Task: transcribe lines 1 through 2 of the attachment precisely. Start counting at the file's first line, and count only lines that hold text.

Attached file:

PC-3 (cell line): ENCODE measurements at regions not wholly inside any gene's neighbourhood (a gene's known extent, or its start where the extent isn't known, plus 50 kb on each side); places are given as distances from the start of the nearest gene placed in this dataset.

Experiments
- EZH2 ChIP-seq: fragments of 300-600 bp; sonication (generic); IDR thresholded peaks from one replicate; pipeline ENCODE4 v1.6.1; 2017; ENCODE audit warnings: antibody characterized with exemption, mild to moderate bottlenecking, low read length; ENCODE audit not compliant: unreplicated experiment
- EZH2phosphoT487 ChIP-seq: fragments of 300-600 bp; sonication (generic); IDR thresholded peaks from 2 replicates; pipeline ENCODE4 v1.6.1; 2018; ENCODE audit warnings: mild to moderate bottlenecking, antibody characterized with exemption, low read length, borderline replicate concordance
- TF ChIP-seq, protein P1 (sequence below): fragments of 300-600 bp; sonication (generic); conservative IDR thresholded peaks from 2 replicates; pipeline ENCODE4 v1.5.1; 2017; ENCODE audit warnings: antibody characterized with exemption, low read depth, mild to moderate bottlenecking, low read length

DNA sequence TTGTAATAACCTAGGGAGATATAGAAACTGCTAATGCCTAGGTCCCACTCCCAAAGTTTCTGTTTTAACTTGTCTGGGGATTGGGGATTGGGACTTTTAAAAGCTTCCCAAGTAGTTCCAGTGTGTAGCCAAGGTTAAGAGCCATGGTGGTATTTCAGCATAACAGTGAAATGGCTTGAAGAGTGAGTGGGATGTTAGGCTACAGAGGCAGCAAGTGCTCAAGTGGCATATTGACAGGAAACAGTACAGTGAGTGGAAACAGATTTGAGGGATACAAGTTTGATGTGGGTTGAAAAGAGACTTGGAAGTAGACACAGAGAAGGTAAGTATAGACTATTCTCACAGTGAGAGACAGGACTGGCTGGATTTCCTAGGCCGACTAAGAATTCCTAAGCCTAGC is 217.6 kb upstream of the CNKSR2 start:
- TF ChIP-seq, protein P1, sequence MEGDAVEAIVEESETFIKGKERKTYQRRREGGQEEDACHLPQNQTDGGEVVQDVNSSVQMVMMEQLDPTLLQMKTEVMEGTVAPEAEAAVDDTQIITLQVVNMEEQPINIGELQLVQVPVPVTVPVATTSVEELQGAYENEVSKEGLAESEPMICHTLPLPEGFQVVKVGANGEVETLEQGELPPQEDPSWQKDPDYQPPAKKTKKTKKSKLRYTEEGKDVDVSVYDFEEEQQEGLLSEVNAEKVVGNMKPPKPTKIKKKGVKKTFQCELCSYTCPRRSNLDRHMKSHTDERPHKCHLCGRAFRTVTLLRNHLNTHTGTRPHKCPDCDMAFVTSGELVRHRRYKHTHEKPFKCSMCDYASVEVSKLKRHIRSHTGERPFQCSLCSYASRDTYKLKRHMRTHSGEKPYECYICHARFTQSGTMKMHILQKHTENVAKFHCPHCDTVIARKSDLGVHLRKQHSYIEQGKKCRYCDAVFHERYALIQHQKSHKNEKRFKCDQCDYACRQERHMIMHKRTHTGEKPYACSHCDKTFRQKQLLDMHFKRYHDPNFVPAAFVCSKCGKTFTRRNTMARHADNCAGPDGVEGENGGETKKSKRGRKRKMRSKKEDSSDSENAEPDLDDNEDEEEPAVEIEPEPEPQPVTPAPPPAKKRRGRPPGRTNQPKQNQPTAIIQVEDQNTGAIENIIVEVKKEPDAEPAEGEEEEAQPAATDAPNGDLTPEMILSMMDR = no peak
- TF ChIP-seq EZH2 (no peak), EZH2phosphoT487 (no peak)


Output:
PC-3 (cell line): ENCODE measurements at regions not wholly inside any gene's neighbourhood (a gene's known extent, or its start where the extent isn't known, plus 50 kb on each side); places are given as distances from the start of the nearest gene placed in this dataset.

Experiments